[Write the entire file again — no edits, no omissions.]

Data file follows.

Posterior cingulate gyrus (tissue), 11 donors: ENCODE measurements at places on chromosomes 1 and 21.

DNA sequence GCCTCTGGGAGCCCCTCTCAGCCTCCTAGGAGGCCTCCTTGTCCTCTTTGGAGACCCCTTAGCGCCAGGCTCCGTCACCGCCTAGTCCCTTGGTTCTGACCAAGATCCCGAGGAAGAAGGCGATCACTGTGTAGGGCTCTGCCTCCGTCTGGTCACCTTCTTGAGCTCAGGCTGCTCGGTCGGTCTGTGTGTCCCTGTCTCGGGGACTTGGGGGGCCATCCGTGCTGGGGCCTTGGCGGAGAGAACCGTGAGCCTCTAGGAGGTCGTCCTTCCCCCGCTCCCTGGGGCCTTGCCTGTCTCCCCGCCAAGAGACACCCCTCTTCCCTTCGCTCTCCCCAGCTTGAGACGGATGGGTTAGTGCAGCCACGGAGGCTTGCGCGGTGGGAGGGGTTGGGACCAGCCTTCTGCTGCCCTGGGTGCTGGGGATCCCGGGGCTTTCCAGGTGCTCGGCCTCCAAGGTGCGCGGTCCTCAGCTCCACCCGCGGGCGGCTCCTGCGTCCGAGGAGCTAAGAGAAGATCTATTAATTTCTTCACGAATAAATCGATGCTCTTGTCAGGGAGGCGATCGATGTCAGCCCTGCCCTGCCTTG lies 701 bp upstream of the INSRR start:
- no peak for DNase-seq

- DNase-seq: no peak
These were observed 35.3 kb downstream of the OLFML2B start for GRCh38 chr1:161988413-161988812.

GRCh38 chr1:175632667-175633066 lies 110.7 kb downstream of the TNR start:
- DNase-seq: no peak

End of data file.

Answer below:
Posterior cingulate gyrus (tissue), 11 donors: ENCODE measurements at places on chromosomes 1 and 21.

DNA sequence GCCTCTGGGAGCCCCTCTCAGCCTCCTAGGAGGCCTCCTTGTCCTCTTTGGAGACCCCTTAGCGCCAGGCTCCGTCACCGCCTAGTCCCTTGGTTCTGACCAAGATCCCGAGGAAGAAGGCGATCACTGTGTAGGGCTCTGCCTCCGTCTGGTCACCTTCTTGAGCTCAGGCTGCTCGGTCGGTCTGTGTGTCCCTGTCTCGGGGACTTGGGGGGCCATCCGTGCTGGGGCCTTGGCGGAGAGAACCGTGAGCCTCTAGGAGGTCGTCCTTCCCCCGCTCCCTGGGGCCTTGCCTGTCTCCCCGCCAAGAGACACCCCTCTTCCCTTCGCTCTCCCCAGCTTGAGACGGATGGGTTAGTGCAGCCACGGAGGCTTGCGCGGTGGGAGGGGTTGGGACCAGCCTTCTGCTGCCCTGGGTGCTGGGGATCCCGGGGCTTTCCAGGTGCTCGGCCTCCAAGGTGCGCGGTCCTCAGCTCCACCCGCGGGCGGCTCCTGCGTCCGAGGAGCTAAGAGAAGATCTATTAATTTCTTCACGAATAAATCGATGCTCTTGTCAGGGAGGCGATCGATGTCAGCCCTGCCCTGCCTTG lies 701 bp upstream of the INSRR start:
- no peak for DNase-seq

- DNase-seq: no peak
These were observed 35.3 kb downstream of the OLFML2B start for GRCh38 chr1:161988413-161988812.

GRCh38 chr1:175632667-175633066 lies 110.7 kb downstream of the TNR start:
- DNase-seq: no peak